Iowa farmer Ben Pederson turned a misstep into a business opportunity, and ignited a passion for bringing his farm and the whole industry into the digital age.
Ben started farming corn and beans with his dad in the early 2000s. The boom years around 2010 came and went without a big payoff, teaching Ben one of the hardest lessons a young farmer can learn, that adaptability - even over tried-and-true marketing principles - is most important.
“After that time, I had this determination to succeed in something where I thought I had failed at commodity farming. In hindsight, I didn’t fail, I just learned that I need to be more adaptive. I knew I wanted to find some other way to gain my competitive edge back and to find another way to augment my commodity crop income.” The first place Ben looked was to technology.
“I bought my own Precision Planting system around that time. I did a good install and I eventually became a dealer. I started with one customer, one system, one problem at a time, and basically got to a point where I’m now on the phone all the time while I’m planting, helping guys use and troubleshoot their equipment.”
“When I heard that 360 Yield Center was getting started, I latched on like a bulldog and got in as a dealer. That was a really valuable decision- their new products, like the Y-drop applicator, have allowed me to become a custom applicator too.”
This kind of exposure has allowed Ben to give farmers in his community unprecedented access to new technologies that otherwise wouldn’t be available without a farmer making a big equipment investment on their own.
“There’s been so many twists and turns where I’ve had to be really nimble. At first, I thought I only wanted to be a Precision Planting dealer, but I knew that once I’d started, adding another product to the mix would be a lot easier. Now I have a pretty diverse business"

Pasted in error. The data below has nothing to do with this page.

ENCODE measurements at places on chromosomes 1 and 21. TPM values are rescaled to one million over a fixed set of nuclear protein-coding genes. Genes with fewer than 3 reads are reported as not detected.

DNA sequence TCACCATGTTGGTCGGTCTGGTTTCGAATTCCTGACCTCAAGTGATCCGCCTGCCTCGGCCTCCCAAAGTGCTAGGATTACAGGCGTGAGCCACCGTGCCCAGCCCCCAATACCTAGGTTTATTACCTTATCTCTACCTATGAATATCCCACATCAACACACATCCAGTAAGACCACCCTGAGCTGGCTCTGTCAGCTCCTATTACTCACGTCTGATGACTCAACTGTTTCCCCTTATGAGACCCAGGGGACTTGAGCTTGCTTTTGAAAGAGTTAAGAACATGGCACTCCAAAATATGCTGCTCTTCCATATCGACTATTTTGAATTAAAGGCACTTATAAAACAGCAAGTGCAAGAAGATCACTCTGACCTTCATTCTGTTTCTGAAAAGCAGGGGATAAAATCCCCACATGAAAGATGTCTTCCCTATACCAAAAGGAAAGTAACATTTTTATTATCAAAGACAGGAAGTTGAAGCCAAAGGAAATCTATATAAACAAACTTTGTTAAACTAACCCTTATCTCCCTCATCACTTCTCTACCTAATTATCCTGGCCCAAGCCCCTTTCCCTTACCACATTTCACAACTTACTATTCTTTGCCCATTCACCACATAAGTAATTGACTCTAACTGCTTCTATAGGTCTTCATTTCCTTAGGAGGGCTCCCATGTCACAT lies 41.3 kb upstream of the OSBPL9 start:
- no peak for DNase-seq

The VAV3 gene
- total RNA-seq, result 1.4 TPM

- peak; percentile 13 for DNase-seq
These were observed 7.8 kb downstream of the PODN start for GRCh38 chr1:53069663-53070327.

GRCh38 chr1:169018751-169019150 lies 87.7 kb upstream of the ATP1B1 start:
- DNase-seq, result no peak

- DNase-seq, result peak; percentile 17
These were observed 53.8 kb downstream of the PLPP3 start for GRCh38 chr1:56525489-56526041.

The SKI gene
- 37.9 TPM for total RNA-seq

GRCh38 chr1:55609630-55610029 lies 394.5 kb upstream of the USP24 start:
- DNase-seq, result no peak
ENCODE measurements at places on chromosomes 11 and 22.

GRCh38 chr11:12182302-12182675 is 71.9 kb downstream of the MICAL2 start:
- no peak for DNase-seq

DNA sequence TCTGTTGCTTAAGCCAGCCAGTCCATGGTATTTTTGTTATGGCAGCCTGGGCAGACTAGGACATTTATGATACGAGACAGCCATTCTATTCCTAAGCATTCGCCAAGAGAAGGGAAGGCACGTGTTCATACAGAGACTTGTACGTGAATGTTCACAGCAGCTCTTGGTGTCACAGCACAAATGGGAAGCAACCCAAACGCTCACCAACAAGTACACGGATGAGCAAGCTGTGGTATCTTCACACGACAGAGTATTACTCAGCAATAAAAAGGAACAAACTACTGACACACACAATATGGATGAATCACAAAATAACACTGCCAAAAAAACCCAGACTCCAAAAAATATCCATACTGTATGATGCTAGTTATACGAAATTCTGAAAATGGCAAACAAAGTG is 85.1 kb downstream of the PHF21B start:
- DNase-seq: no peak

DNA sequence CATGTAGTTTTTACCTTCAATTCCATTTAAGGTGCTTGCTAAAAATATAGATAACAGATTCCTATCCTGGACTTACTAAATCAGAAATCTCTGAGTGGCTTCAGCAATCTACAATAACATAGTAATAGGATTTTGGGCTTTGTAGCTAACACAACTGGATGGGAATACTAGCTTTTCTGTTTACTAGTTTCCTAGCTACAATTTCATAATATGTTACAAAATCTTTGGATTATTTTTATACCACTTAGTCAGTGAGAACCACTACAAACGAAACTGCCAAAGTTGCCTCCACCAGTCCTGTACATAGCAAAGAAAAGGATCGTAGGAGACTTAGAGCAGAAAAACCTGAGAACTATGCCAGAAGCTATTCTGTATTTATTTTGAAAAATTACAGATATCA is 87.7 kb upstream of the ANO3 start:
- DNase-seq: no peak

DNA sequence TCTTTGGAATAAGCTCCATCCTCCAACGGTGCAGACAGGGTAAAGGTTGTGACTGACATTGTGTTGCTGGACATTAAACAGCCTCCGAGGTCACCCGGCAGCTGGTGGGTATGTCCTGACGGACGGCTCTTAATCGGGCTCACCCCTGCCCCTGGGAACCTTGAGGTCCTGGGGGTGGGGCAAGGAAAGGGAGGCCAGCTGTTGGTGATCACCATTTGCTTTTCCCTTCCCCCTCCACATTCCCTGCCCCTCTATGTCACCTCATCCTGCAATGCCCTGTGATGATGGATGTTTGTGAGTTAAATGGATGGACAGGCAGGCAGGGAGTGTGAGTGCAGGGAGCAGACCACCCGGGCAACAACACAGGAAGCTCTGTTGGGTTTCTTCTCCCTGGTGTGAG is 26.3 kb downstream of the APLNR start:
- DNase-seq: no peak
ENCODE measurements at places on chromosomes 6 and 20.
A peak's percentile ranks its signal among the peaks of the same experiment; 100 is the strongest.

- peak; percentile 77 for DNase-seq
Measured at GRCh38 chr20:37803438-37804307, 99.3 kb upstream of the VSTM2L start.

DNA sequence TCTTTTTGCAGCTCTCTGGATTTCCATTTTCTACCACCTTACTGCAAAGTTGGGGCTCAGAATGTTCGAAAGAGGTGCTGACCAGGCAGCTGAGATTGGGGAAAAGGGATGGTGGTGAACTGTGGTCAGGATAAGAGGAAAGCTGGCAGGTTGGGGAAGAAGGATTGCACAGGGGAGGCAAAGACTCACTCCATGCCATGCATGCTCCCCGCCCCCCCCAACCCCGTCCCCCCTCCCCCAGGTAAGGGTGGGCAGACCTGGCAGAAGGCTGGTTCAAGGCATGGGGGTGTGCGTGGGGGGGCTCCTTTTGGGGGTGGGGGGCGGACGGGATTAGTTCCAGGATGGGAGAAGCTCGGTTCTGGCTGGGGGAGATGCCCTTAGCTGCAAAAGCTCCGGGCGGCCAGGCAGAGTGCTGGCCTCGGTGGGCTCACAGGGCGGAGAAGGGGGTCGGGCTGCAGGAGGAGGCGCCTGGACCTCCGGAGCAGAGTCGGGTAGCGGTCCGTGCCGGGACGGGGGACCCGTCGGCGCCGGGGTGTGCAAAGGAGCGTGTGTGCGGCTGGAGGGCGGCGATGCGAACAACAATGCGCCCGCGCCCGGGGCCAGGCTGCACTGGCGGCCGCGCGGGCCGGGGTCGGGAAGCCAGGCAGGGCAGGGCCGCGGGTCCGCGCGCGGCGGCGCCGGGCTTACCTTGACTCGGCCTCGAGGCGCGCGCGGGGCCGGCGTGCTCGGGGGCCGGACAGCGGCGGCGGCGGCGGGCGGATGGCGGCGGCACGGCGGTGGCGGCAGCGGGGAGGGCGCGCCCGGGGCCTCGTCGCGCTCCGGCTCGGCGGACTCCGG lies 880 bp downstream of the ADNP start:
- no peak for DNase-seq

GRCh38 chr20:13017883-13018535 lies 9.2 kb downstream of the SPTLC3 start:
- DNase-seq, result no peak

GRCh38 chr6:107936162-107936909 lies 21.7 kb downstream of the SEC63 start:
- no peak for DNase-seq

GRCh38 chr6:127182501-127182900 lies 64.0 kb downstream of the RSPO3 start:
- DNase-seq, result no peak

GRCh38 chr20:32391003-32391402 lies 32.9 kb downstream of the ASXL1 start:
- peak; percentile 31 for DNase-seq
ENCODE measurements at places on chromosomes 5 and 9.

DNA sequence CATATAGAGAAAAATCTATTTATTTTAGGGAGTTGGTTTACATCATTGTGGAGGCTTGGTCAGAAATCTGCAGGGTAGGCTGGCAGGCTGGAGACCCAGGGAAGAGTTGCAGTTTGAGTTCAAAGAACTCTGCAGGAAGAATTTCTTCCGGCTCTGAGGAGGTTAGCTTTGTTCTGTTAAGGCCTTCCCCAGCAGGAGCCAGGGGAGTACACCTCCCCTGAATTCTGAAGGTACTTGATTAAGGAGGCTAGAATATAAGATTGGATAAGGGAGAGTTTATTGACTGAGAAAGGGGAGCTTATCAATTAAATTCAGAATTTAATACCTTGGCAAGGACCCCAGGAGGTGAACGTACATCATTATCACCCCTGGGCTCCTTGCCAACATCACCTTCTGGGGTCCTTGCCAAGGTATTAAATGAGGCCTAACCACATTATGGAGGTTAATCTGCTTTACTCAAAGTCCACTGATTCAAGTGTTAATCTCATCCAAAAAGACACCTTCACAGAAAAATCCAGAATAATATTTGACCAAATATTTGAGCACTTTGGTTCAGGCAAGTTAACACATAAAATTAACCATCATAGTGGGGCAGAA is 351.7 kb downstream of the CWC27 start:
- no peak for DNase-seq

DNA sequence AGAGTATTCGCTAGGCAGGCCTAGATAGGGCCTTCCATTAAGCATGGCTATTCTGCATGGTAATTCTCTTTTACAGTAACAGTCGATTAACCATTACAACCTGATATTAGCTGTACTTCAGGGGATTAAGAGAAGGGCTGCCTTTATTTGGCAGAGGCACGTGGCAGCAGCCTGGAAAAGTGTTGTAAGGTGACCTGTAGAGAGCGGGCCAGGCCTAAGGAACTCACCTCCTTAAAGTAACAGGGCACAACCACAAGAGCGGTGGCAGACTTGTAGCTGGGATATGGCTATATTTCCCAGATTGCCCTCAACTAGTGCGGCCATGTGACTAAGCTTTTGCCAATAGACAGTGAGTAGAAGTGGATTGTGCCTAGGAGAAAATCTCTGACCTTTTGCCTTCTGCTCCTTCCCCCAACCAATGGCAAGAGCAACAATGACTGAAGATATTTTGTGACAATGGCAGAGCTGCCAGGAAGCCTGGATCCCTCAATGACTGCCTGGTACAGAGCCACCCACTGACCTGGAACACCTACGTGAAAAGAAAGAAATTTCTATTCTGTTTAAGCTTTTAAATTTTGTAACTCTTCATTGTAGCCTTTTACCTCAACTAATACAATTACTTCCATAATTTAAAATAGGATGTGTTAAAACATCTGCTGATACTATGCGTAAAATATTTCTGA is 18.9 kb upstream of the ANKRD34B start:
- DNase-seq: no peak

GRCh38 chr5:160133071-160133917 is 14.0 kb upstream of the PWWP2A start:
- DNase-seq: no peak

"Despite the fact that many of the new things I’ve done weren’t on my radar at all three years ago. My eyes are always open to new opportunities.”
Ben is excited about the future of the industry, and has seen the gamble he made on technology pay off in a big way. “There are incredibly cutting-edge and innovative companies and technologies in agriculture right now. The networking has been great- the products attract really progressive farmers with sharp business acumen who have given me great advice and shared some important secrets. ”
In Ben’s experience, the real secret to having happy farmer customers is providing good service. “There’s no bigger turnoff than bad customer service, so I work really hard to be better than average.”
“There were a lot of unanticipated consequences to starting the sister business to my farm. The first effect was having much better wherewithal to keep employees year round, since we can install and sell equipment even during the winter. That was huge.”
Ben is even thinking about what might be next for Sprout Ag. “It still takes a lot of the human element to get value out of drones, but there are cameras and things coming that will be able to detect diseases or count plants. Once that comes online, that might be a direction we want to head. We’re staying on our toes, and we’re looking for all opportunities to be new, cutting-edge, and out-of-the-box.”